Secret Confession #1…

I’ve been avoiding this question like the plague, because – hello! – I’m an English teacher. And yet… here it goes.. What is Theme?

It plagues me, I tell you, plagues me!

I spent all my middle school and high school years struggling to understand and explain what theme was. It was pretty easy getting by; after all, longwinded explanations in class or easy process-of-elimination tricks during tests help in figuring out “theme” (especially if they write out the themes for you).  But I never had an easy time explaining this.

In college, I loved figuring out how to write my lit papers. I’d spend days revising my intro paragraph and writing and rewriting my thesis statement. By the time I’d stewed in this for days, the rest of the paper would practically write itself. (This is my writing process). Somehow, by the time I got to the conclusion, I was able to figure out what the larger idea was and tweak my introduction. My thesis would be bombtastic and voila, in the midst of it all, I’d be able to argue that I had figured out one of the major themes.

Yet in middle school, it’s not so complicatedly simple. In middle school, I have to be able to say, “Blah!” is the theme. Once I get into the gray college area of hemming and hawwing and agreeing that “sure, given the proper evidence, that could be a theme,” I’ve left the rest of the class behind. And furthermore, the smartypants that asked the question probably wasn’t thinking along the lines that I assumed.

Also, in middle school, I have to make sure that we don’t confuse “topic” (a word or short phrase associated with the text) with “theme” (the main idea or lesson of the text). (Now “theme” however, is not the “moral” of the story. Why not? I don’t know! Or maybe it is!) Even worse, when I refer to teacher guides, sometimes they mix up topic with theme. For instance, “battle of good and evil” or “coming of age” is called a “theme”; but that’s not necessarily a main idea – that’s more a phrase! So sometimes, specific topics are themes?  (This issue is exacerbated by tests doing the same thing!!!)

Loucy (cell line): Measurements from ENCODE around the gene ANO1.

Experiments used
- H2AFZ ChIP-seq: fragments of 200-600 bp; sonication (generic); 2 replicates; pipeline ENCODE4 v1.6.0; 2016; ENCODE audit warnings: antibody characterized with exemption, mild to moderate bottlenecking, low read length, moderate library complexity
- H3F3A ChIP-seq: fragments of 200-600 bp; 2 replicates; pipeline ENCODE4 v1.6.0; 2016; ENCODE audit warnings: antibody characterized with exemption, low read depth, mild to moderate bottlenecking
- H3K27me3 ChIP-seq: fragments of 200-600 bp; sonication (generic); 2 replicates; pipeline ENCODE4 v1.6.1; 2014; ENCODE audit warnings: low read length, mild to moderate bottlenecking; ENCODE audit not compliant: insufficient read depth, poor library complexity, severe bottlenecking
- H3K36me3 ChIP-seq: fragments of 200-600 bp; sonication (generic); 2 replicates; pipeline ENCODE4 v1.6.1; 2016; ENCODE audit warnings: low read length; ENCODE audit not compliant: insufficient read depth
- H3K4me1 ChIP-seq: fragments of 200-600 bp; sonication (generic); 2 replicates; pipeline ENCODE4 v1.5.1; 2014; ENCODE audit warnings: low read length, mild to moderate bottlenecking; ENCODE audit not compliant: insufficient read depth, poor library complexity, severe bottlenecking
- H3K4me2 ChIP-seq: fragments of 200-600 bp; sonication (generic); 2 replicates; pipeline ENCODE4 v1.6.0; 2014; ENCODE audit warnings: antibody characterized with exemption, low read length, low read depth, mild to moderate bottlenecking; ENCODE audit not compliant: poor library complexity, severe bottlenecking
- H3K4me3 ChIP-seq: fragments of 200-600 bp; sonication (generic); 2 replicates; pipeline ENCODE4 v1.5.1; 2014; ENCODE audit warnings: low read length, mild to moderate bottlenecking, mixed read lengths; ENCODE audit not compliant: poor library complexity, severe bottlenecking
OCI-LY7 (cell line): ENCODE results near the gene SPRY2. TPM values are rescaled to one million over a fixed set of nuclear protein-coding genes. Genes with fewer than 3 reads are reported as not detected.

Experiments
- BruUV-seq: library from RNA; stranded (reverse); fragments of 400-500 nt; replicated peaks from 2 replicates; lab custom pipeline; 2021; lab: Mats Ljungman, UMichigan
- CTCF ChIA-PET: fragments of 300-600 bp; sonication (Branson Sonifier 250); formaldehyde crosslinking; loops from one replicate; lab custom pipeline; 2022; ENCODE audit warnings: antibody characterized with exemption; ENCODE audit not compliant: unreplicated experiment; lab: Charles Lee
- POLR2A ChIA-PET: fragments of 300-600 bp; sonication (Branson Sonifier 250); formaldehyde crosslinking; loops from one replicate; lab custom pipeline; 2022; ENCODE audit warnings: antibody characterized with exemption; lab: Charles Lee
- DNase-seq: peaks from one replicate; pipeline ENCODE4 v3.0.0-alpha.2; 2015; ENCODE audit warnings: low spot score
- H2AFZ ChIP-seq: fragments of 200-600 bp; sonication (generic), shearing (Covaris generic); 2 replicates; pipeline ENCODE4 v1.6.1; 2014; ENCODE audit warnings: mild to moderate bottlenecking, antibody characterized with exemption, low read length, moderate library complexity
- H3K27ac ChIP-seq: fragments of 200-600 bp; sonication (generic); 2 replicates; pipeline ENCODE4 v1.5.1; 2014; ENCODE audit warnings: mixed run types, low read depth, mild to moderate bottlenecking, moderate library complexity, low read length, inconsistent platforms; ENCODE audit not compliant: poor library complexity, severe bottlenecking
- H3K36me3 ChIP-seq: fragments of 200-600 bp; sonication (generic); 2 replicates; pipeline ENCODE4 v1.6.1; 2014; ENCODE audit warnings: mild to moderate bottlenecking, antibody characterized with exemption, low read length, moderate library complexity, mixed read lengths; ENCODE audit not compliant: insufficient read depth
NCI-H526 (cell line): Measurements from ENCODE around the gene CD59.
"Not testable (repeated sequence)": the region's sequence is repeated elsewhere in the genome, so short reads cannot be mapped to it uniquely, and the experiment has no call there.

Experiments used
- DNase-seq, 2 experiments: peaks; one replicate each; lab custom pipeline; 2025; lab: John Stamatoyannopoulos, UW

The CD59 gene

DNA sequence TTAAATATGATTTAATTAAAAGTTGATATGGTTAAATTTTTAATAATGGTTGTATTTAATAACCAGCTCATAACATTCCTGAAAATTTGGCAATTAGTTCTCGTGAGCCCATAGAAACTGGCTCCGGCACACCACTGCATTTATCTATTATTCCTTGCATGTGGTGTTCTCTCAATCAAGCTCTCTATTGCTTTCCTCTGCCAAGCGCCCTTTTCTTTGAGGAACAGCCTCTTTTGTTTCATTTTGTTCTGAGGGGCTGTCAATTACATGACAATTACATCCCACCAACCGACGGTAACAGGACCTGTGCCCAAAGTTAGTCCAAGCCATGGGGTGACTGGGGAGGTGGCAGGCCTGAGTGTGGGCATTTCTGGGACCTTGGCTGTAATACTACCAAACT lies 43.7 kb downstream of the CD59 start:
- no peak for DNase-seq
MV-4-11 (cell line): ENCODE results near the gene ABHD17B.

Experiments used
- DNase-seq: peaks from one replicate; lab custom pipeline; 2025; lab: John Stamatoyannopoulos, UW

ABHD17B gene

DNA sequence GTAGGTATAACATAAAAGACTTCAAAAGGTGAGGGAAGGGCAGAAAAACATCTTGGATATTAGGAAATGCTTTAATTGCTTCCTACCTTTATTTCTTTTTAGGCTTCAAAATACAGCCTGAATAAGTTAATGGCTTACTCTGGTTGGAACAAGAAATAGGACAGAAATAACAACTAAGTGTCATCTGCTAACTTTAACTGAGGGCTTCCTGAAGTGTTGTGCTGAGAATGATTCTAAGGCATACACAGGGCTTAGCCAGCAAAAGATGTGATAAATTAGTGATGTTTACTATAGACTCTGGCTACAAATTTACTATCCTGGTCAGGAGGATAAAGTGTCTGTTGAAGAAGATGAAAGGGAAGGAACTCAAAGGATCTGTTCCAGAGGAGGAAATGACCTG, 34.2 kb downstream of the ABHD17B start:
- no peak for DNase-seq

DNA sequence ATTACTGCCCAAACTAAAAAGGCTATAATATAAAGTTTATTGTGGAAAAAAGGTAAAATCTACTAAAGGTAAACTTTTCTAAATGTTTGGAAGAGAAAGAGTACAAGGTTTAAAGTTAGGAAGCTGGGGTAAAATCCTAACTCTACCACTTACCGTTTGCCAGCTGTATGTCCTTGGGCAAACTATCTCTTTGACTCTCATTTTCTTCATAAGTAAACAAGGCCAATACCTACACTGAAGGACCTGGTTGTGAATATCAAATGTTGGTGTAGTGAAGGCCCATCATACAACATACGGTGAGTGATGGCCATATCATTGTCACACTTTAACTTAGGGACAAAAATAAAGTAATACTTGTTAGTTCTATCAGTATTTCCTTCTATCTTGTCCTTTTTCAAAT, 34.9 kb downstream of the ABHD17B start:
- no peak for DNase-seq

This bothers me. I hate teaching theme, because in the end, I don’t feel like there’s a specific answer. For now, my main strategy is just hitting the process of determining the theme over and over again, and guiding kids through it, and suddenly by the end of the year, most of them are wowing me with papers that are evidence-based and tell me what a text is saying (okay fine, at least half, if given lots of scaffolded guidance). Then I can say, “A ha, that’s a strong argument,” or “Sorry, kiddo, I’m pretty sure that’s not the theme – or even if it is, you have no proof.” Yet I have this sinking feeling that at the end of the day, the kids are sort of like I was: knowing that they’re supposed to write a certain way and bounce upon the idea that we touched upon most in class.  Would it be messed up to tell them that I know a theme is the strongest because I can feel it in my bones?  Maybe by doing this, it will magically sink in when they get to college.

I’m at this weird point where I’ve been teaching Lit long enough that I take a lot of things for granted, and I forget to walk kids through certain processes.

Seriously: how did you learn what theme was? Or, how do you teach theme? Or how would you teach theme?

Must figure this out before … I retire!

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